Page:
How Do Sparrows Mate?

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House Sparrows

  • House sparrows are an extremely common bird in the United States. They were imported in the 1850s as a form of pest control for growing cities, but they soon spread throughout the U.S. and Canada. Their tendency to feed on crops and flowers has earned them the ire of both farmers and backyard gardeners. There are an estimated 150 million house sparrows in North America.

    Male sparrows are larger then females, with bolder plumage during the mating season. Males have gray crowns, white cheeks and necks, and sometimes a black bib below the bill. Females are brownish-gray, with a tan streak extending behind the eye.

Mating

  • Mating rituals for house sparrows can begin as early as January. A male will first claim a nest site, and will defend the surrounding area from intrusion by other males. He will then chirp loudly, hoping to attract a female's attention. If a female responds, he will chirp more loudly and more quickly. A female hopping on nearby ground might attract several males, who will hop after her and quiver their wings. Once house sparrows find a mate, they will likely stay monogamous for the rest of their lives.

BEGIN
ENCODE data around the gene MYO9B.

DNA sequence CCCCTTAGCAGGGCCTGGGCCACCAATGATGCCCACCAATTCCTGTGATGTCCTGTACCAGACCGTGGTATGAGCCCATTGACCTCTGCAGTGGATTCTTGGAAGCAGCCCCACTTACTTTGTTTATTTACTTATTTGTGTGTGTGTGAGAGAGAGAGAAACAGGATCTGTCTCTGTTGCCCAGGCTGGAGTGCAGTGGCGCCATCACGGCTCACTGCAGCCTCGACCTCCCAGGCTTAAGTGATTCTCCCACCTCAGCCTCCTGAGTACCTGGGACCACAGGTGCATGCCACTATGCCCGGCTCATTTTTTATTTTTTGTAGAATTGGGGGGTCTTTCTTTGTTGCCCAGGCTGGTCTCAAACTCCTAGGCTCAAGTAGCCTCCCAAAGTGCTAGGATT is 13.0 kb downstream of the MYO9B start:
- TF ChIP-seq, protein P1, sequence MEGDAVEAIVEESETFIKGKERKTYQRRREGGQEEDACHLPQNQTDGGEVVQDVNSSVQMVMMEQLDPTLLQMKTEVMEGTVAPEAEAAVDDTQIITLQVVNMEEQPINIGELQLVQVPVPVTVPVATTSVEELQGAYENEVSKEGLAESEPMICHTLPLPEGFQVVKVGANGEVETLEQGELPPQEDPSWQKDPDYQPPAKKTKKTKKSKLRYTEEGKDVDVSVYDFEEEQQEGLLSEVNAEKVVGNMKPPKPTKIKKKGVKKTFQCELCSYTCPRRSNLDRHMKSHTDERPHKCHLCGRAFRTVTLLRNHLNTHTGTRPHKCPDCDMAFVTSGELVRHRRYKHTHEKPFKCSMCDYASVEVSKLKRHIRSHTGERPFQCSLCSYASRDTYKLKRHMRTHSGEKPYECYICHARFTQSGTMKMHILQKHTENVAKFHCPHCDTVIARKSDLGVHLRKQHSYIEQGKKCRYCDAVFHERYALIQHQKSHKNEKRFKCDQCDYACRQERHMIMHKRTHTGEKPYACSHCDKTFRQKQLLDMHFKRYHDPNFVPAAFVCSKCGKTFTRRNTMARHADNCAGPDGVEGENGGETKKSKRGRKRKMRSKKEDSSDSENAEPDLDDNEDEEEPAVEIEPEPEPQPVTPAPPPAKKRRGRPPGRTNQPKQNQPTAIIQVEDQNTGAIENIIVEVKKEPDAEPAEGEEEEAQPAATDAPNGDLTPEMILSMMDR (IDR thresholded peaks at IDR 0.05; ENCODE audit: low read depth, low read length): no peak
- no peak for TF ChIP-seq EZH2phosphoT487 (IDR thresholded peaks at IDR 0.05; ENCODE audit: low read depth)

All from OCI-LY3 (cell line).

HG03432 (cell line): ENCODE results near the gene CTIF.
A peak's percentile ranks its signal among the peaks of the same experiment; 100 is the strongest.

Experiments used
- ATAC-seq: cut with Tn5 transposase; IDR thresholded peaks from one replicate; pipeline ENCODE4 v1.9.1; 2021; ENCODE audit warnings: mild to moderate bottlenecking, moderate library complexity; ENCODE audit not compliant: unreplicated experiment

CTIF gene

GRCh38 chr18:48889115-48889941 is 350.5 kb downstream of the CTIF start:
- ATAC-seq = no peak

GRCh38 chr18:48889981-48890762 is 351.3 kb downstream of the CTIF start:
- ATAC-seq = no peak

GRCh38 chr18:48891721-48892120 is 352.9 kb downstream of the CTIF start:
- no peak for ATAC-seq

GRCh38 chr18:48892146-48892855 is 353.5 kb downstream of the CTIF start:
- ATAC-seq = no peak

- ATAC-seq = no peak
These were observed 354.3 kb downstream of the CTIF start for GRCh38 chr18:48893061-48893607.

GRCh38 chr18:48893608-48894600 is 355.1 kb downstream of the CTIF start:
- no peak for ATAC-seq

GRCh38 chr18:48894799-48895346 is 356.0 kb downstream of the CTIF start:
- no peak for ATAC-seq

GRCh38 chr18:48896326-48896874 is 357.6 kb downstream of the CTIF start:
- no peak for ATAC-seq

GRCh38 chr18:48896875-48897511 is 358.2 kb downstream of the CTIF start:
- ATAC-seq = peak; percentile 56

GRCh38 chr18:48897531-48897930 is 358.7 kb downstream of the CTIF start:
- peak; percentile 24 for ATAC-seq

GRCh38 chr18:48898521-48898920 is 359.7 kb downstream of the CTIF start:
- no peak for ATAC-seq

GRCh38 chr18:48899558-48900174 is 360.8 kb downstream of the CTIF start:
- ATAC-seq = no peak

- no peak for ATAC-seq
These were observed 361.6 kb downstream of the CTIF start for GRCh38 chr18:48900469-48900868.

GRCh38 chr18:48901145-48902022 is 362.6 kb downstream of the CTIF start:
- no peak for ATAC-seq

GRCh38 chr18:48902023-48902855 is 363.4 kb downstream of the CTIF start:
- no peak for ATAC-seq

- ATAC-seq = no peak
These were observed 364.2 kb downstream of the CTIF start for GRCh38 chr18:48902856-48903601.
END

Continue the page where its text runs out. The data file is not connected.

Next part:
Both sparrows will then build their nest, using twigs, straw, paper and grasses. The inside is usually lined with feathers. The pair will then begin mating near the nest site, often multiple times per day. Males will violently defend their nests, mates and young if necessary.

Raising Young

  • House sparrows can have as many as four broods per season, with four to seven eggs laid each time. The first batch of eggs is usually laid in March, and the female incubates the eggs for about 12 days. Both male and female feed the hatchlings. After 15 to 17 days, the fledglings are able to leave the nest, but the male continues feeding them. The pair can now have their next brood, and they may produce up to 25 young every breeding season. Older birds are more successful breeders, as they have already found their mates and have together raised a number of hatchlings.

  • Photo Credit A group of house sparrows in Holland. Photos by S. Moeller.
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